Smaragdine Investments a small business daring to dream . . . Starting business was not first priority . . . A range of bags that seed the idea of academia

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Some of the “Professor School Bags” (above) and Cherry Tote Bags (below)

Kudzanai Sharara
For Nyasha Munodawafa going into business was not by choice, his first love was to work on transforming companies probably those struggling or looking for a turnaround strategy.

But after graduating from the University of Kwazulu Natal, opportunities that supported a career path in advisory or business management didn’t materialise.

“The next best opportunity, although it wasn’t easy or quick to arrive at a decision, was starting a manufacturing enterprise,” said Munodawafa who has since ventured into manufacturing bags that cater for the luggage needs of school goers.

The bags are named “Professor School Bags,” with Munodawafa saying the brand name seeds the idea of academia in the mind of the user even from a young age.

“It is a brand name that covers the range of bags Smaragdine Investments (the name of his Company) will make for ECD to Post-Graduate studies students.

There are also Cherry Tote Bags that are colourful and cater to the luggage needs of women and men.

The choice to venture into this kind of business was, however, not entirely off the mark for Munodawafa who says he has always been keen to organise capital and labour.

“I enjoy giving structure to problems that arise in business, especially with start-up companies. I read broadly and find immense pleasure in using the nuggets of gold I discover in books in effectively solving problems.”

How the love to organise capital and labour began.

“In primary school, I was introduced to marbles. My mother and father hesitantly invested in two packets of marbles thinking I would swallow them. If I remember well, they were cat eyes and galaxy.

“In my first week of playing marbles, I returned with close to 10 packets of various premium marbles. The next week I was lending other student marbles,” said Munodawafa.

He recalls how it all went down, albeit using modern financial language.

“At that time this lending behaviour did come with its draw backs as I had preliminary debt collection, portfolio management and risk management skills.

“Looking back at that marbles experience, I still enjoy the euphoria of putting together something and having the world respond to the invitation to come and interact with my creation. I enjoy that feeling. That’s why I will always be in business.”

How is business?

In his judgement , Munodawafa believes Smaragdine Investments is doing well.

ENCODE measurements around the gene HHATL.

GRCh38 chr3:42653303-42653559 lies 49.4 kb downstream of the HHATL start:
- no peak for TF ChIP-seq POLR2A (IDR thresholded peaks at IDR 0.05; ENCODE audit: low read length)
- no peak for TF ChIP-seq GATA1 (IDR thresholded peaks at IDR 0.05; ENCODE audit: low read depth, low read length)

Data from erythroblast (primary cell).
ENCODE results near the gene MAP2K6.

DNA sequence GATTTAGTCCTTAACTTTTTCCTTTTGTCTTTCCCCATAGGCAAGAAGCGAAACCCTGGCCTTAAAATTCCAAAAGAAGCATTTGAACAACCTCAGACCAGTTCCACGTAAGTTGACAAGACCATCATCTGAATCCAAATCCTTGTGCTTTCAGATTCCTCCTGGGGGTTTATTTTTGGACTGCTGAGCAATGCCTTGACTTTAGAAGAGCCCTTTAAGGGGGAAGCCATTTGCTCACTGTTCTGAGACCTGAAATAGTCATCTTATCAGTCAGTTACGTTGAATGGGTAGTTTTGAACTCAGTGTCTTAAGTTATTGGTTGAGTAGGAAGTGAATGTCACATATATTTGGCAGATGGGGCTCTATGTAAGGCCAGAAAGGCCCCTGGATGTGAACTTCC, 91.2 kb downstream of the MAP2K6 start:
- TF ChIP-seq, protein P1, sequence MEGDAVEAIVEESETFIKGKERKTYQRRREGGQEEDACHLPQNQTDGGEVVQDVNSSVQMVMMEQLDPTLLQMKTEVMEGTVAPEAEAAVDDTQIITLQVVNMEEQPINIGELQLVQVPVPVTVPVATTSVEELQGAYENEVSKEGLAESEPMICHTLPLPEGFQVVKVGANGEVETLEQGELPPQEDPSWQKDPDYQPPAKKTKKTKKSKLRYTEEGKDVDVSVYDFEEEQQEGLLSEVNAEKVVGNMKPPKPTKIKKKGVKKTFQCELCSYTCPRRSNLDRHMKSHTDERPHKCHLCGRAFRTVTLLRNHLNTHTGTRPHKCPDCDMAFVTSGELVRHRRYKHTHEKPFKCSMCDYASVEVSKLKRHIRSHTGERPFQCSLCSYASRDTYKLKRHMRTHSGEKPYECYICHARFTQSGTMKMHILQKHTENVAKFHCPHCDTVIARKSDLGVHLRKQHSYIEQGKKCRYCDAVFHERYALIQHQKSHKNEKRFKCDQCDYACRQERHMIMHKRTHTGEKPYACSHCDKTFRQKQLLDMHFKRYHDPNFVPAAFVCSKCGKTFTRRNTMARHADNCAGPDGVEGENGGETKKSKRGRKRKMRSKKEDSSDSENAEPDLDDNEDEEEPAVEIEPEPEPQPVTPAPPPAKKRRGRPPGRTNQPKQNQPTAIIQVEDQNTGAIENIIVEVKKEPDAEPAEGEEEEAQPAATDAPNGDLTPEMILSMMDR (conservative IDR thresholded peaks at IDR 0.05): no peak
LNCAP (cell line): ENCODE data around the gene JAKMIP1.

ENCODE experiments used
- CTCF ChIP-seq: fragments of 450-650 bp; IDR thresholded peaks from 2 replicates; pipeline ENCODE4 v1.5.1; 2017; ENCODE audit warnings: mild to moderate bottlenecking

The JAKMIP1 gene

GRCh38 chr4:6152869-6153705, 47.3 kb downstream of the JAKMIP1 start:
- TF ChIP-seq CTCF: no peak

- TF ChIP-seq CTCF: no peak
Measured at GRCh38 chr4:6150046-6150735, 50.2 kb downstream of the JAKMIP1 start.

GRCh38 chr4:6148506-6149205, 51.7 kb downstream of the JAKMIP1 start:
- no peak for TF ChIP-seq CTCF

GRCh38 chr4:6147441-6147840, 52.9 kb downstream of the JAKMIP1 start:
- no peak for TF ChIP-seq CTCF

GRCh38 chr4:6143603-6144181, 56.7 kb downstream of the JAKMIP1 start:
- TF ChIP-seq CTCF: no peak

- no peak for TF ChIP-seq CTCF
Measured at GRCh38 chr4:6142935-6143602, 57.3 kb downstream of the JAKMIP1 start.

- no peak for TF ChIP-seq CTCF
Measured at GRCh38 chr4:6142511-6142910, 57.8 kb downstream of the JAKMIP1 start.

“We are still pressing forward with our strategy. We started off in high-spirits and have tried our best to maintain focus and high hopes even during the most challenging times in business.

“We are small and getting on our feet. The market has responded positively to our products and we look forward to increasing our range and quality,” he says.

“Zimbabwe is a big enough market for us and we will continue to work towards getting our products to our customer. The internet has helped lower the barriers to getting our products to market and it will continue to be a channel we utilise.”

It has not been smooth sailing though with Munodawafa making mistakes along the way.

“We had some stakeholder challenges for a whole month this year. Production stopped. I erred on my part by not making an explicit agreement that we could reference.”

This decision troubled him but it also came with its own lessons.

“Always have agreements in writing and don’t rush new business relationship.”

In business, one should always strive to manage relationships.

“New relationships need to be developed and actively managed, given the size of our enterprise. Failure is always around the corner and ready to pounce, be ready to respond to it,” Munodawafa advises.

This is a lesson that he also carries in his endeavour to make Smaragdine Investments a successful story.

This, however, does not mean the end of challenges start-ups encounter in business. Getting into retail outlets has not been easy.

“We are in a few outlets in high-density residential areas in Harare, but they haven’t performed as well as we had expected.

Selling direct to the market has proven to be a more favourable approach.

“The internet has also helped lower the barriers to getting our products to market and it will continue to be a channel we utilise.”

He, however, said by 2019, Smaragdine Investments hope to have an established position with selected outlets that get our products to customers.

Way forward

Munodawafa believes if there is anywhere his venture will succeed as a company, it will be here in Zimbabwe.

He says the problems we have in this country are formed and can be solved by humans.

“Regardless of the circumstances we may find ourselves in. Corruption, poor liquidity, poor service delivery, weak governance, these are our problems! And we need to solve them.

“It may be disappointing and disheartening, but this is my home. Read the laws of this country, vote wisely in the harmonised elections, know how your government works and let’s get working on the Zimbabwe we deserve.

For his business, Munodawafa says “Smaragdine Investments is committed to making the bags that Zimbabwe needs for its future.”

“As elections approach, we are maintaining a positive outlook. Before and after the elections the market will still need our bags. How we go about securing our resources may change but we are ready to adjust to the prevailing business environment we will encounter.”

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